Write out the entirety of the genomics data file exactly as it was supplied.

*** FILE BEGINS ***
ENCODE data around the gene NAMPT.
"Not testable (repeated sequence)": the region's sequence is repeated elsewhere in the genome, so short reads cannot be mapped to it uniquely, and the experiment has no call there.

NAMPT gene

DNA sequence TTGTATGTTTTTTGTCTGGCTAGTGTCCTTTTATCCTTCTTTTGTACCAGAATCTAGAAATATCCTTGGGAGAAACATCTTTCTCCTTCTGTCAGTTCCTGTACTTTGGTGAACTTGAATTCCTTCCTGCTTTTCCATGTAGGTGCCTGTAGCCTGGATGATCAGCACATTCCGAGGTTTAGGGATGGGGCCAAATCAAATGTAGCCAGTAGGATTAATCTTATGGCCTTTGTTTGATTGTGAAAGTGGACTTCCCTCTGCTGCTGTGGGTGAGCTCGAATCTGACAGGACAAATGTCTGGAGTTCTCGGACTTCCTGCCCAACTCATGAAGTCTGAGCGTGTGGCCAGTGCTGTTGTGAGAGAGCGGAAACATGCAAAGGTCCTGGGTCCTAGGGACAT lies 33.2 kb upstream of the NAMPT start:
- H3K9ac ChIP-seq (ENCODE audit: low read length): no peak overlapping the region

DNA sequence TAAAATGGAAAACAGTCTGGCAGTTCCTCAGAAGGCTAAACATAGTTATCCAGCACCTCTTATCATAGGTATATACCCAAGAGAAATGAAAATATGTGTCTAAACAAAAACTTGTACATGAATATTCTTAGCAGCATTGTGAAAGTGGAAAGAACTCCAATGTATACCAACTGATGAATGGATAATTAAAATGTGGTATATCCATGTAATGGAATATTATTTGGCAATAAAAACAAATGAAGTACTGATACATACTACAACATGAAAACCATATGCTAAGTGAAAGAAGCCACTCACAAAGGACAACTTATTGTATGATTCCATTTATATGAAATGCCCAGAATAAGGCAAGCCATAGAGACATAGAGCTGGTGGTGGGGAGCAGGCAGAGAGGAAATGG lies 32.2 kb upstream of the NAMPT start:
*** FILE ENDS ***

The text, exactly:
ENCODE data around the gene NAMPT.
"Not testable (repeated sequence)": the region's sequence is repeated elsewhere in the genome, so short reads cannot be mapped to it uniquely, and the experiment has no call there.

NAMPT gene

DNA sequence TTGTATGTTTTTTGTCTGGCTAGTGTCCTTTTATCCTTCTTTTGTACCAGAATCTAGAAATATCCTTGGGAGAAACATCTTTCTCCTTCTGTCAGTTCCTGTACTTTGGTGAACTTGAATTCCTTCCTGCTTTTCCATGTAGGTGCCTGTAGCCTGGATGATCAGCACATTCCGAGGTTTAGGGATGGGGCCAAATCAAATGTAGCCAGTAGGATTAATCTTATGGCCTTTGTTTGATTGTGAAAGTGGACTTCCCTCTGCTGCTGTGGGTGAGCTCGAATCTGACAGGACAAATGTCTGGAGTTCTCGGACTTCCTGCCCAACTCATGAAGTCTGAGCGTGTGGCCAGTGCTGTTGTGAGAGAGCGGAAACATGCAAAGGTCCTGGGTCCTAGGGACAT lies 33.2 kb upstream of the NAMPT start:
- H3K9ac ChIP-seq (ENCODE audit: low read length): no peak overlapping the region

DNA sequence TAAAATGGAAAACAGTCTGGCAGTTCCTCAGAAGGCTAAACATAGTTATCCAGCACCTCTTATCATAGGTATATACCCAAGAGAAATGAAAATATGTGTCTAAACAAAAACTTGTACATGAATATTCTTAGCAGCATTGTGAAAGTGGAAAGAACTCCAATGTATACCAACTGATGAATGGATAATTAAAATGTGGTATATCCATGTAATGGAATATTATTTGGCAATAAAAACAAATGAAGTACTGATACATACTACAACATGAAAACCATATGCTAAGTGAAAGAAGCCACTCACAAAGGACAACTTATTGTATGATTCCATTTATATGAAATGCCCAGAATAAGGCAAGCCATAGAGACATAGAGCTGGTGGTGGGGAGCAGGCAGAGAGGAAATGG lies 32.2 kb upstream of the NAMPT start: